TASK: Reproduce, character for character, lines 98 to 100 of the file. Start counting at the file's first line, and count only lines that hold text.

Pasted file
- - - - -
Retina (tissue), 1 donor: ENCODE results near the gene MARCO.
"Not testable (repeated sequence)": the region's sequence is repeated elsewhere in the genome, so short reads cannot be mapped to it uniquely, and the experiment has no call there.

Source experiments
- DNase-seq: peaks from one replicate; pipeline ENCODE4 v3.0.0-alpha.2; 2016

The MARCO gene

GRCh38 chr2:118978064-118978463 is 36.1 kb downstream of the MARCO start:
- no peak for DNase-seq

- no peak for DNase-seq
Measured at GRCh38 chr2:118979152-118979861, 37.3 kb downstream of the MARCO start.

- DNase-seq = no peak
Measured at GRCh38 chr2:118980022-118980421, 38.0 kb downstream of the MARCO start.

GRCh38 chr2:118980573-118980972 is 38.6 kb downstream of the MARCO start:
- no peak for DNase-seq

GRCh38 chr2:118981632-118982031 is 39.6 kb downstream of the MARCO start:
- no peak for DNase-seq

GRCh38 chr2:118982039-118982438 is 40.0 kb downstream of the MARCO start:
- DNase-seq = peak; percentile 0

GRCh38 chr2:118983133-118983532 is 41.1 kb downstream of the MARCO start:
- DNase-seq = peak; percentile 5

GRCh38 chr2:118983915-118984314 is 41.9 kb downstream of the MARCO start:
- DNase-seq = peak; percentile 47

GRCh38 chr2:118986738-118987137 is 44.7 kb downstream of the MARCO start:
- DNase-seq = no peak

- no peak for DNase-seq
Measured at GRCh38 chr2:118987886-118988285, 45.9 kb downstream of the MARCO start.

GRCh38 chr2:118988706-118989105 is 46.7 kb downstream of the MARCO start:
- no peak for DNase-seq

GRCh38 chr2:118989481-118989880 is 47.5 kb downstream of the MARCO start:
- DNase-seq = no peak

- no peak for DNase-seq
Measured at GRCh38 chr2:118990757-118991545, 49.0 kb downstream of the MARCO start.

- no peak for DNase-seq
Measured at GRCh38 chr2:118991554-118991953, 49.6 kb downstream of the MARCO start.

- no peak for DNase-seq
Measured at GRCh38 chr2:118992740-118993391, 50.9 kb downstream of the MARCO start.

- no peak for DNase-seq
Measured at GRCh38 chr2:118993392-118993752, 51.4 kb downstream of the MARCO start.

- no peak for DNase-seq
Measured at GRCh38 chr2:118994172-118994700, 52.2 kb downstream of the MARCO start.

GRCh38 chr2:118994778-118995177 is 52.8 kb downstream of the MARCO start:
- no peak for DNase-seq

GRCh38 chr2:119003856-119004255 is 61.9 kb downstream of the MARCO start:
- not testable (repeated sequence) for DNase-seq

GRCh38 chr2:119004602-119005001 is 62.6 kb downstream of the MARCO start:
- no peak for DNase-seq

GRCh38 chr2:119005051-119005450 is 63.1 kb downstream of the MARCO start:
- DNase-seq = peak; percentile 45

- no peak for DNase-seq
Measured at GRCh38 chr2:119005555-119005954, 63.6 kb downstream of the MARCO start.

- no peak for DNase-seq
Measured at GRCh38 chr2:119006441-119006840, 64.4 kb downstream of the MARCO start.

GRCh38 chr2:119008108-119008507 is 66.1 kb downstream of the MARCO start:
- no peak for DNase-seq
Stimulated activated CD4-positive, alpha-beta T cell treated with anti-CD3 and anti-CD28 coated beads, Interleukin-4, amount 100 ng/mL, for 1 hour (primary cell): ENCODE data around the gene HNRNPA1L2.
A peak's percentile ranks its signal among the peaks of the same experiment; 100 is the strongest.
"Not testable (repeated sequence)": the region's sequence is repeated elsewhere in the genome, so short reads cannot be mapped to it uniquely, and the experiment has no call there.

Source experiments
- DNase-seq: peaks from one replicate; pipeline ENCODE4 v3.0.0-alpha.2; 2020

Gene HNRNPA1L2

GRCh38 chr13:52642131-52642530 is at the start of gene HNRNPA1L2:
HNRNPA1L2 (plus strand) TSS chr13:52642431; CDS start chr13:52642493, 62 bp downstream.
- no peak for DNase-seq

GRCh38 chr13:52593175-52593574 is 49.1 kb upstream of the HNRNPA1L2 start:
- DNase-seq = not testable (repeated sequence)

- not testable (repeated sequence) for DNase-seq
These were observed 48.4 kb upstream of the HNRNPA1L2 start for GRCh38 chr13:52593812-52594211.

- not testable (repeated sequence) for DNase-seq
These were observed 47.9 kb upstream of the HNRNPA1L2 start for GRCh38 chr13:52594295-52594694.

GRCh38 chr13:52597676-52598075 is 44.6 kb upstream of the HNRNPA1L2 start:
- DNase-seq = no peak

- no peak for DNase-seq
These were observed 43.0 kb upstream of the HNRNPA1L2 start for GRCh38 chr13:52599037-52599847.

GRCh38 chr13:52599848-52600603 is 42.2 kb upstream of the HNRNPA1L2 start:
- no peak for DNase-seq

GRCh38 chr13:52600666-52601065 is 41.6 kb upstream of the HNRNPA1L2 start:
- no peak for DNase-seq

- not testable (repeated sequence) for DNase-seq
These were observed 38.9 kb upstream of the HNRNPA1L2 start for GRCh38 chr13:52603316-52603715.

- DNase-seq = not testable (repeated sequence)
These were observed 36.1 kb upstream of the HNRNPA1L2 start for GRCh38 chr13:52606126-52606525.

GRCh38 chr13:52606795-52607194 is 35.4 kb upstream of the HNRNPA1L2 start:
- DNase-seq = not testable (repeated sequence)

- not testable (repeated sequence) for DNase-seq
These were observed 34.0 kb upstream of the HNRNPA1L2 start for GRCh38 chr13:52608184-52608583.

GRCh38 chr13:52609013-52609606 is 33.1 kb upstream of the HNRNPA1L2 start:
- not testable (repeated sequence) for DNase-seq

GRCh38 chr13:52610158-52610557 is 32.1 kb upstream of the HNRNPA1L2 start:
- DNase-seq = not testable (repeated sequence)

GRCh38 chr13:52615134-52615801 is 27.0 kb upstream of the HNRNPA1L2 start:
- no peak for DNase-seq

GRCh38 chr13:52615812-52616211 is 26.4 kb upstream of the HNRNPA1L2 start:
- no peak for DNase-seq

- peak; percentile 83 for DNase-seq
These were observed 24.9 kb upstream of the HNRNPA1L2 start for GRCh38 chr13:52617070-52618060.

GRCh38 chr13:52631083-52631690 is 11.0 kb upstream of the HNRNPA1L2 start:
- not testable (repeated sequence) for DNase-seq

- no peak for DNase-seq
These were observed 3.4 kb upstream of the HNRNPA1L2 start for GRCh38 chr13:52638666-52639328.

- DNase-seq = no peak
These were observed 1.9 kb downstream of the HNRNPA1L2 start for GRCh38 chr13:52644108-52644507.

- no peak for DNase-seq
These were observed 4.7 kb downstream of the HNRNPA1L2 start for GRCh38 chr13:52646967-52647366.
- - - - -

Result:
These were observed 3.4 kb upstream of the HNRNPA1L2 start for GRCh38 chr13:52638666-52639328.

- DNase-seq = no peak
These were observed 1.9 kb downstream of the HNRNPA1L2 start for GRCh38 chr13:52644108-52644507.